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Access Control Credentials

A cardholder Access Control credentials are carried by the user and contains a unique code that is made up of the site code and card number

To access a door or portal. the credential is placed near to the reader so it enters the field of the antenna and can pass its contained number back to the reader. The size of the readers antenna will determine how close the credential needs to be placed

Within the credential is a loop of wire with a chip that contains the site code and card number. Once in the field of the reader antenna. the card is powered and transmits its numbers back to the reader

Credentials are available in many forms with the most typical being the  access control card

Access control cards are similar in appearance to that of a credit card with dimensions of 5.4 x 8.57 x 0.084 cm

Another option for an access control card is the clamshell which is thicker and used in harsher environments. A  clamshell card‘s dimensions are around 5.2 x 8.57 x 0.18 cm.

Cards can be ordered with or without lanyard cut-outs as well as other options including barcode, magstripe. or, with different technologies contained within the same card.

Card production companies do offer printing services so cards can be pre-printed with company information or layouts, however it is not possible to print on Clamshell cards.

Clamshell cards

It is vital to the continued correct operation of the access control card that no damage occurs to its integrity.

Normal causes of failure for these style of cards include

Manual Hole punching to create a lanyard hole and thereby breaking the wire loop

Excessive bending of the card thereby breaking the wire loop

To protect this style of card, plastic covers are available that offer lanyard holes as well as providing a non-flexing storage device.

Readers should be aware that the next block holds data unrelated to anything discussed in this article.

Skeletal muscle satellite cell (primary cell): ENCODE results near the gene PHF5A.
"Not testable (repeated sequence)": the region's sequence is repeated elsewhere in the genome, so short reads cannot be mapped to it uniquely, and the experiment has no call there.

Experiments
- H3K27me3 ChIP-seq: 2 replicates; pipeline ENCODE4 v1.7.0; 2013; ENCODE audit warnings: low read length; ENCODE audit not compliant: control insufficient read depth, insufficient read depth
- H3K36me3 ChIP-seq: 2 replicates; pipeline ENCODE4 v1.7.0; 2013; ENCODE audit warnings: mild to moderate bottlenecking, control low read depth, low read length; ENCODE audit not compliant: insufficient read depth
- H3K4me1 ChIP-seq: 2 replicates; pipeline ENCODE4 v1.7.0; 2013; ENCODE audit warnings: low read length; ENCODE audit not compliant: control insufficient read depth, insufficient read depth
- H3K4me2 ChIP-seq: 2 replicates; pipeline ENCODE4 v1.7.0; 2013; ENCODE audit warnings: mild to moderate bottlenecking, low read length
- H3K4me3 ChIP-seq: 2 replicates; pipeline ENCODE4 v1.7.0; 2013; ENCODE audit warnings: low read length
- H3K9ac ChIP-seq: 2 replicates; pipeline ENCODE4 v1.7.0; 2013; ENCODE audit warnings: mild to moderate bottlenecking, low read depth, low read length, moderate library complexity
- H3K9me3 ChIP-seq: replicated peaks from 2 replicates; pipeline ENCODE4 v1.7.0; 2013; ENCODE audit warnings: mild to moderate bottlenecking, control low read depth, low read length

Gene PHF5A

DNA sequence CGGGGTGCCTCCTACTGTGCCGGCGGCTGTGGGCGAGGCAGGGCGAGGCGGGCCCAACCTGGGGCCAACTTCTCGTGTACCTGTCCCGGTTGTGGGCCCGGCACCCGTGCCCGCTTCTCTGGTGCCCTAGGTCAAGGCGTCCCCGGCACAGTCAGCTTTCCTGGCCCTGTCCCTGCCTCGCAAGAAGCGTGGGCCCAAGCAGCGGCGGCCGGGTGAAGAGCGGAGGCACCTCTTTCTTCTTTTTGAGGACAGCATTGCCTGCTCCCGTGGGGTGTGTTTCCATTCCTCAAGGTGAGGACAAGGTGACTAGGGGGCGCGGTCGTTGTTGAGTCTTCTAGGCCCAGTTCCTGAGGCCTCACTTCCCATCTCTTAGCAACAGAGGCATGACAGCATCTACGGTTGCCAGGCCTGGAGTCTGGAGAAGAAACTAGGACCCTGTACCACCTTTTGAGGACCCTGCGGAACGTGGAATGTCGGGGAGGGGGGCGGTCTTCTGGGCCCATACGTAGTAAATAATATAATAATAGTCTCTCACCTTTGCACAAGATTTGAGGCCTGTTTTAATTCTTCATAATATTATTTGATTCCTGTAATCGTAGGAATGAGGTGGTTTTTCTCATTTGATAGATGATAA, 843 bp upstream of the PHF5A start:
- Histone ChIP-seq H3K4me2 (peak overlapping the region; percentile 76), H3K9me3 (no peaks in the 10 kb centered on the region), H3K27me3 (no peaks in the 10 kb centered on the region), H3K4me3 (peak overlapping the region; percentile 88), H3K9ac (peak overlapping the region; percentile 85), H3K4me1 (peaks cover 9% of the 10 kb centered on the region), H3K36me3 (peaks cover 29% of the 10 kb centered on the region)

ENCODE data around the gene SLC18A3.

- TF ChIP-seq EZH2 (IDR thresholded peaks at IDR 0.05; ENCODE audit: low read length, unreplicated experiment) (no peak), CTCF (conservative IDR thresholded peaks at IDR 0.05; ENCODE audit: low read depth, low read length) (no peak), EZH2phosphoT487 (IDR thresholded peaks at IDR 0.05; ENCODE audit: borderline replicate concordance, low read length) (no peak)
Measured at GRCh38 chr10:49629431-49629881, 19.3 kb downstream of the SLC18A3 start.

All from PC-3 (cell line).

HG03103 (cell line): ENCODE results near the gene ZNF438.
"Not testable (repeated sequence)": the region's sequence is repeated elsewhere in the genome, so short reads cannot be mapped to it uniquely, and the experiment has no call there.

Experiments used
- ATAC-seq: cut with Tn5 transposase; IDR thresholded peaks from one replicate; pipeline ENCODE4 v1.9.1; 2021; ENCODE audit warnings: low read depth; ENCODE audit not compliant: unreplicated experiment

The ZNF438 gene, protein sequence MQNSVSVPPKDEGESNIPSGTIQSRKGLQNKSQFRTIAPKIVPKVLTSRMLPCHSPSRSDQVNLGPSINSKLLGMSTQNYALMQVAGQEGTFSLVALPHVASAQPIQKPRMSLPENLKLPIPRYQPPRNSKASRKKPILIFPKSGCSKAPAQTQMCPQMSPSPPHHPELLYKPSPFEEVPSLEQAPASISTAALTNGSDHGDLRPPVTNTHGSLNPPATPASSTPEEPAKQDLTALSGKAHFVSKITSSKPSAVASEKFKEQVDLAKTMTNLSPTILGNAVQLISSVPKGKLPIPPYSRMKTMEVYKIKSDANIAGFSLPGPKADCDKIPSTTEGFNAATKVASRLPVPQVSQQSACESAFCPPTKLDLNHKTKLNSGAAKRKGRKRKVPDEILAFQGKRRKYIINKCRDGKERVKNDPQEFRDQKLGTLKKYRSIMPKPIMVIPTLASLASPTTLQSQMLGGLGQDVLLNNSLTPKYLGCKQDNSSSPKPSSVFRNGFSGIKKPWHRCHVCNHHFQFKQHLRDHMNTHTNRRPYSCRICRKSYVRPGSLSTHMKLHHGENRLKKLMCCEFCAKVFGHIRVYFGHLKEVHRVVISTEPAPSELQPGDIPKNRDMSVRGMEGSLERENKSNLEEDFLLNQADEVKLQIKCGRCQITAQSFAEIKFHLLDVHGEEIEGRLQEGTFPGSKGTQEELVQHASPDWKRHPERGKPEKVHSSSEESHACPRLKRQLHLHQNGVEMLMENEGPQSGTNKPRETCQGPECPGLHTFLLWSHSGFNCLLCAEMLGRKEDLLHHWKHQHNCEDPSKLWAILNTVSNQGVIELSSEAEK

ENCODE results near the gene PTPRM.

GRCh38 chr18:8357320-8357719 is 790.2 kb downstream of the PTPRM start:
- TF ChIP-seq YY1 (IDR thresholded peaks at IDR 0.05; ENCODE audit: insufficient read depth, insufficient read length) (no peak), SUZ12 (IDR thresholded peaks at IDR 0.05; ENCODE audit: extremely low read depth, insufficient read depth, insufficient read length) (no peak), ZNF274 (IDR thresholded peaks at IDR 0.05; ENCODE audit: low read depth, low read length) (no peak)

Access control cards that support more than one technology are used in multiple  applications .

A magstripe on the rear of an access control card can be encoded at the customers site with a non-secure number that can be used in different applications e.g. library

magstripe card reader

A real benefit to cards that support multiple technologies is when sites are being upgraded and readers replaced with a new technology, the multiple technology card is able to be read by both the old and new reader

Alternatively an organization might have two different reader technologies within its estate and a card that supports both technologies means the cardholder only has one card to manage

Another form of cardholder credential is the tag. A tag offers the user the benefit of being able to be carry the tag on a key chain or stuck onto another item e.g. Mobile phone

tag style access control

In the case of a system upgrade of reader technology the tag allows the site to issue the second, i.e. newer technology, to the cardholders’ without issuing a new set of cardholder credentials

The tags, like the cards, offer the user the ability to access other systems including cashless vending and network security

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